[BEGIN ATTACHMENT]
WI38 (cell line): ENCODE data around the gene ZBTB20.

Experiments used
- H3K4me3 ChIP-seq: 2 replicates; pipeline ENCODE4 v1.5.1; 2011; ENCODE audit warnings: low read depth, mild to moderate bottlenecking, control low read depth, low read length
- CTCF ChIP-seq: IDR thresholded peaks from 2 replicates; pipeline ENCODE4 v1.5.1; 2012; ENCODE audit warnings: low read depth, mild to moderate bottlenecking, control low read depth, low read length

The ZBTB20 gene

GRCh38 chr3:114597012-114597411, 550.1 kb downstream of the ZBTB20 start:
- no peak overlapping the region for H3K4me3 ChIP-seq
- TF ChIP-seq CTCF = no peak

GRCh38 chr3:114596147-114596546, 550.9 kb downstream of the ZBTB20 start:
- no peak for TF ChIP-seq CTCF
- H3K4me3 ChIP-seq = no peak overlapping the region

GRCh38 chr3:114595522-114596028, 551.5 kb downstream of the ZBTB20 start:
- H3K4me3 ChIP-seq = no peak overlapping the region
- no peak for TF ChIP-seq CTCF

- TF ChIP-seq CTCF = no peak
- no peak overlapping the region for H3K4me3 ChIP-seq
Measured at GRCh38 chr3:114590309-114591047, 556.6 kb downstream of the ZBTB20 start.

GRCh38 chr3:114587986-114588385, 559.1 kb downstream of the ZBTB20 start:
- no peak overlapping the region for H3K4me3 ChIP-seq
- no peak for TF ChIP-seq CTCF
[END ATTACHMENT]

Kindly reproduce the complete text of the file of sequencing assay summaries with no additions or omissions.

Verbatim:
WI38 (cell line): ENCODE data around the gene ZBTB20.

Experiments used
- H3K4me3 ChIP-seq: 2 replicates; pipeline ENCODE4 v1.5.1; 2011; ENCODE audit warnings: low read depth, mild to moderate bottlenecking, control low read depth, low read length
- CTCF ChIP-seq: IDR thresholded peaks from 2 replicates; pipeline ENCODE4 v1.5.1; 2012; ENCODE audit warnings: low read depth, mild to moderate bottlenecking, control low read depth, low read length

The ZBTB20 gene

GRCh38 chr3:114597012-114597411, 550.1 kb downstream of the ZBTB20 start:
- no peak overlapping the region for H3K4me3 ChIP-seq
- TF ChIP-seq CTCF = no peak

GRCh38 chr3:114596147-114596546, 550.9 kb downstream of the ZBTB20 start:
- no peak for TF ChIP-seq CTCF
- H3K4me3 ChIP-seq = no peak overlapping the region

GRCh38 chr3:114595522-114596028, 551.5 kb downstream of the ZBTB20 start:
- H3K4me3 ChIP-seq = no peak overlapping the region
- no peak for TF ChIP-seq CTCF

- TF ChIP-seq CTCF = no peak
- no peak overlapping the region for H3K4me3 ChIP-seq
Measured at GRCh38 chr3:114590309-114591047, 556.6 kb downstream of the ZBTB20 start.

GRCh38 chr3:114587986-114588385, 559.1 kb downstream of the ZBTB20 start:
- no peak overlapping the region for H3K4me3 ChIP-seq
- no peak for TF ChIP-seq CTCF